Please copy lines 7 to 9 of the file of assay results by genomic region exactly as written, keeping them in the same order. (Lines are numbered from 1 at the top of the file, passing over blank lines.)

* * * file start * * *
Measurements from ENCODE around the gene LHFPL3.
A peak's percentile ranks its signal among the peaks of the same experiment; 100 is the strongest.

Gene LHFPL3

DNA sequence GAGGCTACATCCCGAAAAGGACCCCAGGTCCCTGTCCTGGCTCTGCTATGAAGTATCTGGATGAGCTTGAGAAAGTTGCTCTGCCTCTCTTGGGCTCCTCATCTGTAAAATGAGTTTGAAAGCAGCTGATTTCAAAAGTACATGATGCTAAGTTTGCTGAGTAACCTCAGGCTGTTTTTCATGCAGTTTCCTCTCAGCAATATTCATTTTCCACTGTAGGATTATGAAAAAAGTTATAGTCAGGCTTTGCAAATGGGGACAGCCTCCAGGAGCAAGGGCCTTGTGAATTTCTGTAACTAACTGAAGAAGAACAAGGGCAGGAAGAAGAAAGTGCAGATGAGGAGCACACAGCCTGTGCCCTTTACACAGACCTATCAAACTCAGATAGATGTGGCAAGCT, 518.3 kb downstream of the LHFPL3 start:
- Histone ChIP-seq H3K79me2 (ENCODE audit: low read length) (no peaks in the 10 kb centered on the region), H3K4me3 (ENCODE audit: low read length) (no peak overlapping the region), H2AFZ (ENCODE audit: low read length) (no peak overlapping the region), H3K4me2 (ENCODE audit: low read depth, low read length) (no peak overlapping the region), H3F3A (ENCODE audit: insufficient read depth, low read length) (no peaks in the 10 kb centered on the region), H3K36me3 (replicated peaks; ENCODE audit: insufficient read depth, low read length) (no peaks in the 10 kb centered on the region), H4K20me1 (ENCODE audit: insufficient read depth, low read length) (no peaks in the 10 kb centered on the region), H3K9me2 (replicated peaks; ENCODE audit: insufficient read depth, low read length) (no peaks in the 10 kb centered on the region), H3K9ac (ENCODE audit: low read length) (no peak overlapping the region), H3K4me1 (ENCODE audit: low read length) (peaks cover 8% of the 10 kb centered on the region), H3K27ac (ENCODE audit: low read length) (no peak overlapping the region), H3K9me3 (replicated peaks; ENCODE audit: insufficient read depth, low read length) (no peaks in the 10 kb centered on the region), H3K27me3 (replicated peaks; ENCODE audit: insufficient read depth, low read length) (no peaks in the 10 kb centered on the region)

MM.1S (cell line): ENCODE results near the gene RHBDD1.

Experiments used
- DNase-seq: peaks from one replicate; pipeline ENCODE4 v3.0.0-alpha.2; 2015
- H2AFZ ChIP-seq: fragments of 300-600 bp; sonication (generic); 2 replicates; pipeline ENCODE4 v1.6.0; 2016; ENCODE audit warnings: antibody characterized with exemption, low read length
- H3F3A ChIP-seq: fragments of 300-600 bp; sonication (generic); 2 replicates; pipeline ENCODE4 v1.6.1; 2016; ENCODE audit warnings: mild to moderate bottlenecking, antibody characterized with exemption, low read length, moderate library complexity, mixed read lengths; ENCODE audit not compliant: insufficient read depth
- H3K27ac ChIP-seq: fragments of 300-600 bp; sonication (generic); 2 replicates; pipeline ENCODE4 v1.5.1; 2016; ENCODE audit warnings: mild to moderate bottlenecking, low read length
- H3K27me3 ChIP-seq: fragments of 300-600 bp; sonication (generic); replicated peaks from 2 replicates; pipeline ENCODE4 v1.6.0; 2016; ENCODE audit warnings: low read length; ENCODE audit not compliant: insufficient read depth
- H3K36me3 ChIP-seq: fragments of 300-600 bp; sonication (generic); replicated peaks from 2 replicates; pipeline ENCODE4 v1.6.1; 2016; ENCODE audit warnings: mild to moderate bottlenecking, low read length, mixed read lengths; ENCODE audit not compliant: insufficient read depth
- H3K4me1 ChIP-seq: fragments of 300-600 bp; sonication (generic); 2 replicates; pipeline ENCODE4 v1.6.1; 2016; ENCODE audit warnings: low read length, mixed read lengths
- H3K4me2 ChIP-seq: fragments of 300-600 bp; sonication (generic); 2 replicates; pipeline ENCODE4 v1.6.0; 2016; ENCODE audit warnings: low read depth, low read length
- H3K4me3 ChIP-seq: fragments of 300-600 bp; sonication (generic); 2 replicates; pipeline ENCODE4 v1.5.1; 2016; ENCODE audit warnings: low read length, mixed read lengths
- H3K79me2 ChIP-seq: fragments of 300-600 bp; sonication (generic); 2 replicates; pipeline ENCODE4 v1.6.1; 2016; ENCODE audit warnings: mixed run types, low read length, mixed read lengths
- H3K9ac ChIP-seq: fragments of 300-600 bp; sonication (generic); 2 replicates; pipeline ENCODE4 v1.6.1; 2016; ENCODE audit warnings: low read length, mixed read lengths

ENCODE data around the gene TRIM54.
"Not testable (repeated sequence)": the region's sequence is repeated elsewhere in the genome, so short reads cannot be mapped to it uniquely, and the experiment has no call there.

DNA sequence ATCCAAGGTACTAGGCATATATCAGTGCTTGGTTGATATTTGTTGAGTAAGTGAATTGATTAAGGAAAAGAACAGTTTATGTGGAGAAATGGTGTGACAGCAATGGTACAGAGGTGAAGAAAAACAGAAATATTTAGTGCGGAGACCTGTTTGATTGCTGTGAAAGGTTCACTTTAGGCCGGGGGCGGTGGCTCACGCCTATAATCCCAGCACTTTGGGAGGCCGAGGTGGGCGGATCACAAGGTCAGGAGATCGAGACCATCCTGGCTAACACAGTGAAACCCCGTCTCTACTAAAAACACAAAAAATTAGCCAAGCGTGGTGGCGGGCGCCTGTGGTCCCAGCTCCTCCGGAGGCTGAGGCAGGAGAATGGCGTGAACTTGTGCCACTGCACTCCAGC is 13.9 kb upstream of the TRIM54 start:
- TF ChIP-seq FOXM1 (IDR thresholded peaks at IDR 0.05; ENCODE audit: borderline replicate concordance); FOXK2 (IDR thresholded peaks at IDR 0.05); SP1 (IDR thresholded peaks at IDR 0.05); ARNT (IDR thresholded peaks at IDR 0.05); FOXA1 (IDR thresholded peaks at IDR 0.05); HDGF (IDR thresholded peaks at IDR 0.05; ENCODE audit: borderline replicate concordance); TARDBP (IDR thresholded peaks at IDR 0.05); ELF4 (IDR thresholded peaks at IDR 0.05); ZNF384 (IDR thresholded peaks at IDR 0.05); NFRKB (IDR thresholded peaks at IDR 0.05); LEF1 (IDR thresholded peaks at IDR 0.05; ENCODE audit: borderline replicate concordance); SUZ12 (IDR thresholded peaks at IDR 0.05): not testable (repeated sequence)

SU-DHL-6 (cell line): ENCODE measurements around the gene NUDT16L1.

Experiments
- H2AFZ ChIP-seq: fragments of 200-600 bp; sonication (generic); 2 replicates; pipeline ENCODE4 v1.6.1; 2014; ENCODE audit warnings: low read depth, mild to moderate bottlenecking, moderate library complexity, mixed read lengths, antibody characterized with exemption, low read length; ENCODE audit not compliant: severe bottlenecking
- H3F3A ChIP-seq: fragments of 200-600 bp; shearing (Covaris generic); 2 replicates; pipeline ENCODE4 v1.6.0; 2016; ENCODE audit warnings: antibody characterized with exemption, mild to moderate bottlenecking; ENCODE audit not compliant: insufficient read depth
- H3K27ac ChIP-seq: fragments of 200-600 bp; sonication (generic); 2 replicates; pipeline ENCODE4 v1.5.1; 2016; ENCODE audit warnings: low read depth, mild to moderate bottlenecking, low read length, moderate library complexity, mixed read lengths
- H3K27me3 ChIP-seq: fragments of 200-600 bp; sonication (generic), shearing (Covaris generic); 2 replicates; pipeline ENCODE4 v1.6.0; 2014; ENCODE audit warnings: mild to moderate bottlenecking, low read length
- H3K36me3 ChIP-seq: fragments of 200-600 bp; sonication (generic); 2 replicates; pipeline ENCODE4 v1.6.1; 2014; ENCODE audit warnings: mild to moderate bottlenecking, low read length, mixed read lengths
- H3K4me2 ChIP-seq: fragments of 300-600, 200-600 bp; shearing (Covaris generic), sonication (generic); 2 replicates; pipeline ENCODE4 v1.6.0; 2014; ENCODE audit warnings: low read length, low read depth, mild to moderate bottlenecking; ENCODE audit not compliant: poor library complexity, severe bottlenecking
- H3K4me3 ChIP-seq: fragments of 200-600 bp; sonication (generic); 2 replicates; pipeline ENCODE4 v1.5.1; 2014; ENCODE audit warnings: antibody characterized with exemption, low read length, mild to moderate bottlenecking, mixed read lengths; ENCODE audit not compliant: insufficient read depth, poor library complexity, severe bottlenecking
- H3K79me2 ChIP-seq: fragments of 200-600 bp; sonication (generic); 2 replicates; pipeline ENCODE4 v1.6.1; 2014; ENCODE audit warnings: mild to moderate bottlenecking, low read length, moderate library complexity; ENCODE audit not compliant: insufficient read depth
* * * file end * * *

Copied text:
Experiments used
- DNase-seq: peaks from one replicate; pipeline ENCODE4 v3.0.0-alpha.2; 2015
- H2AFZ ChIP-seq: fragments of 300-600 bp; sonication (generic); 2 replicates; pipeline ENCODE4 v1.6.0; 2016; ENCODE audit warnings: antibody characterized with exemption, low read length